Unless we are making
progress in our nursing every year, every month, every week, take my word for it
we are going back"
Autonomy: Having the freedom
to make choices about issues that affect ones life and is closely linked to to
the notion of respect for persons, and is an important principle in cultures
where all individuals are considered to be unique and valuable members of
society. Autonomy also refers to a situation in which even the researcher
cannot link information with a particular participant in a study.
Beneficence: The ethical
principle that requires one to act in a away that benefits another. In
research, this implies the protection from harm and discomfort, including a
balance between the benefits and risks of a study.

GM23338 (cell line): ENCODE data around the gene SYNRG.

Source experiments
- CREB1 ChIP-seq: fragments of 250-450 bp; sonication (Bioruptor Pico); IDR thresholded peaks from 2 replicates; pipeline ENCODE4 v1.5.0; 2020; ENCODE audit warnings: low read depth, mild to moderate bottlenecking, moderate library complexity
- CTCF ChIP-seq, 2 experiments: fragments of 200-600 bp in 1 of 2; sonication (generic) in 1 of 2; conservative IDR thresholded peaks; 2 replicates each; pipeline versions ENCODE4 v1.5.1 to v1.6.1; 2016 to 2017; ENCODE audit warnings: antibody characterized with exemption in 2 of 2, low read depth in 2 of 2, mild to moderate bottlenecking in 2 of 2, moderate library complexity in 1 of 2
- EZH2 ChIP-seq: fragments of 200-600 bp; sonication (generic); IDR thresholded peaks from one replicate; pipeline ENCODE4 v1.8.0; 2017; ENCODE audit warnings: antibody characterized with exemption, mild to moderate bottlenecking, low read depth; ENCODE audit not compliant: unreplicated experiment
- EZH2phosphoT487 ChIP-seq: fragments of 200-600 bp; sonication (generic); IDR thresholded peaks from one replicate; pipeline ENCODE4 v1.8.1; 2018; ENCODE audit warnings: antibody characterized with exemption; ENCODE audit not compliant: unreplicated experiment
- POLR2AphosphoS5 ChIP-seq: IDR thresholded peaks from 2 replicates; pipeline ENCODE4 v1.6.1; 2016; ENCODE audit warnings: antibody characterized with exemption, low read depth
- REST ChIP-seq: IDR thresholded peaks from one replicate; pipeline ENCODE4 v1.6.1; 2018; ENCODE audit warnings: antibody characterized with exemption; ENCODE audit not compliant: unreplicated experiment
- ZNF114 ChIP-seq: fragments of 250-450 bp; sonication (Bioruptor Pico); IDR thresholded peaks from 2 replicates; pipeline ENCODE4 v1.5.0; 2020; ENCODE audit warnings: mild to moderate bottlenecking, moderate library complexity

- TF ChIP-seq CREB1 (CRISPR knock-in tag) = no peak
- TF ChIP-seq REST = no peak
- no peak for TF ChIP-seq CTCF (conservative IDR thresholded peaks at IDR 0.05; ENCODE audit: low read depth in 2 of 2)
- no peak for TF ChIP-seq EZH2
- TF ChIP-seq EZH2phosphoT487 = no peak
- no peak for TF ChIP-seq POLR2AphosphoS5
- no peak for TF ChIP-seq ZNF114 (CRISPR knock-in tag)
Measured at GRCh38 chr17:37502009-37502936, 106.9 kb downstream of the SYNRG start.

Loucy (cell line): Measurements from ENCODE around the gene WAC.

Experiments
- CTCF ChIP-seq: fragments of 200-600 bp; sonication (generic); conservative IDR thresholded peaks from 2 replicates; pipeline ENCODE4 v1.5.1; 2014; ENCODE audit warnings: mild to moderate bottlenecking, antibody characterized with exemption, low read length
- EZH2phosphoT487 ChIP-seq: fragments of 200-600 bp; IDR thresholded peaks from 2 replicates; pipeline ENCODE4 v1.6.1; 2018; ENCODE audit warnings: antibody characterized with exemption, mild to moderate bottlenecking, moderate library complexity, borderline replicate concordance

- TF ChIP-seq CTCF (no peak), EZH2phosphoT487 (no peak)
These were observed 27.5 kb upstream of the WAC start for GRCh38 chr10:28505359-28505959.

Nonmaleficence: An ethical
principle related to beneficence that requires one to act in such a manner as
to avoid harm to another, including deliberate harm, risk of harm, and
harm that occurs during the performance of beneficial acts.
Veracity: Truth- telling
Confidentiality: The ethical
principle that requires nondisclosure of private or secret information with
which one is entrusted. In research, confidentiality refers to the researchers
assurance to participants that information provided will not be made public or
available to anyone other than those involved in the research process
without the participants consent.
Justice: An ethical
principle that relates to fair, equitable, and appropriate treatment in light
of what is due or owed to the person, recognizing that giving to some will
deny receipts to others who might other wise might have received these things.
In research, justice implies the rights of fair treatment and privacy,
including anonymity and confidentiality.
Fidelity: An ethical
principle related to the concept of faithfulness and the practice of promise
Burkhardt, M. A. & Nathaniel, A. K. (2002). Ethics and issues in contemporary
nursing. Clifton Park, New York: Delmar Learning.